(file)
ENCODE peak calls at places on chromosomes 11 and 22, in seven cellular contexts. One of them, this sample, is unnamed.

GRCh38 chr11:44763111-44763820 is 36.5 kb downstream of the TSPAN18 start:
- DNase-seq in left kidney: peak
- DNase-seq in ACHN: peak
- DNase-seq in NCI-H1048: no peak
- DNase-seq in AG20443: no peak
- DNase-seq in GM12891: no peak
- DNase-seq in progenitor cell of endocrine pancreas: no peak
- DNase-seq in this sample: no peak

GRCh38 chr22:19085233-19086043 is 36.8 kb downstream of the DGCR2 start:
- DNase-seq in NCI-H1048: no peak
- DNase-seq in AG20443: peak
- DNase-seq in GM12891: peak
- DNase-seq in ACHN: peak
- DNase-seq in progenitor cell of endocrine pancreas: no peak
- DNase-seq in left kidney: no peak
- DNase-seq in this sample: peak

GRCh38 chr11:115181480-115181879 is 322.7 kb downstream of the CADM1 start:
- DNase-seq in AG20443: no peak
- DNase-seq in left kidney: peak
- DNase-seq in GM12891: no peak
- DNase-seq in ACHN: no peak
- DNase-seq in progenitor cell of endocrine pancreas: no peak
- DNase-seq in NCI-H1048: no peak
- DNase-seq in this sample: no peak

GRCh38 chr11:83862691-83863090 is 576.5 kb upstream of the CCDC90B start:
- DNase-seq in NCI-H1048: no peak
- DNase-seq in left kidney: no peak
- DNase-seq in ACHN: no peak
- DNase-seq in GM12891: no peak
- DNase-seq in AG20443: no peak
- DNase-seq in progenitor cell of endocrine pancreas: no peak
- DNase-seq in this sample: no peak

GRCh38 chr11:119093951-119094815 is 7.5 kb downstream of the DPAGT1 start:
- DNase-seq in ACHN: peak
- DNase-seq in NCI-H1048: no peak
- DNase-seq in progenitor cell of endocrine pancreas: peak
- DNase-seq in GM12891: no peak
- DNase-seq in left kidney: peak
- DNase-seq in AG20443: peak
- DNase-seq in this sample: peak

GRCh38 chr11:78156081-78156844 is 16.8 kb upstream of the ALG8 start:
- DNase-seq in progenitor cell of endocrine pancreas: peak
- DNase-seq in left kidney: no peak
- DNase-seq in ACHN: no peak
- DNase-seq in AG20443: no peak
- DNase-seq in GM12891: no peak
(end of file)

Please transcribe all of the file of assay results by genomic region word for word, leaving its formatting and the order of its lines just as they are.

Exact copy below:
ENCODE peak calls at places on chromosomes 11 and 22, in seven cellular contexts. One of them, this sample, is unnamed.

GRCh38 chr11:44763111-44763820 is 36.5 kb downstream of the TSPAN18 start:
- DNase-seq in left kidney: peak
- DNase-seq in ACHN: peak
- DNase-seq in NCI-H1048: no peak
- DNase-seq in AG20443: no peak
- DNase-seq in GM12891: no peak
- DNase-seq in progenitor cell of endocrine pancreas: no peak
- DNase-seq in this sample: no peak

GRCh38 chr22:19085233-19086043 is 36.8 kb downstream of the DGCR2 start:
- DNase-seq in NCI-H1048: no peak
- DNase-seq in AG20443: peak
- DNase-seq in GM12891: peak
- DNase-seq in ACHN: peak
- DNase-seq in progenitor cell of endocrine pancreas: no peak
- DNase-seq in left kidney: no peak
- DNase-seq in this sample: peak

GRCh38 chr11:115181480-115181879 is 322.7 kb downstream of the CADM1 start:
- DNase-seq in AG20443: no peak
- DNase-seq in left kidney: peak
- DNase-seq in GM12891: no peak
- DNase-seq in ACHN: no peak
- DNase-seq in progenitor cell of endocrine pancreas: no peak
- DNase-seq in NCI-H1048: no peak
- DNase-seq in this sample: no peak

GRCh38 chr11:83862691-83863090 is 576.5 kb upstream of the CCDC90B start:
- DNase-seq in NCI-H1048: no peak
- DNase-seq in left kidney: no peak
- DNase-seq in ACHN: no peak
- DNase-seq in GM12891: no peak
- DNase-seq in AG20443: no peak
- DNase-seq in progenitor cell of endocrine pancreas: no peak
- DNase-seq in this sample: no peak

GRCh38 chr11:119093951-119094815 is 7.5 kb downstream of the DPAGT1 start:
- DNase-seq in ACHN: peak
- DNase-seq in NCI-H1048: no peak
- DNase-seq in progenitor cell of endocrine pancreas: peak
- DNase-seq in GM12891: no peak
- DNase-seq in left kidney: peak
- DNase-seq in AG20443: peak
- DNase-seq in this sample: peak

GRCh38 chr11:78156081-78156844 is 16.8 kb upstream of the ALG8 start:
- DNase-seq in progenitor cell of endocrine pancreas: peak
- DNase-seq in left kidney: no peak
- DNase-seq in ACHN: no peak
- DNase-seq in AG20443: no peak
- DNase-seq in GM12891: no peak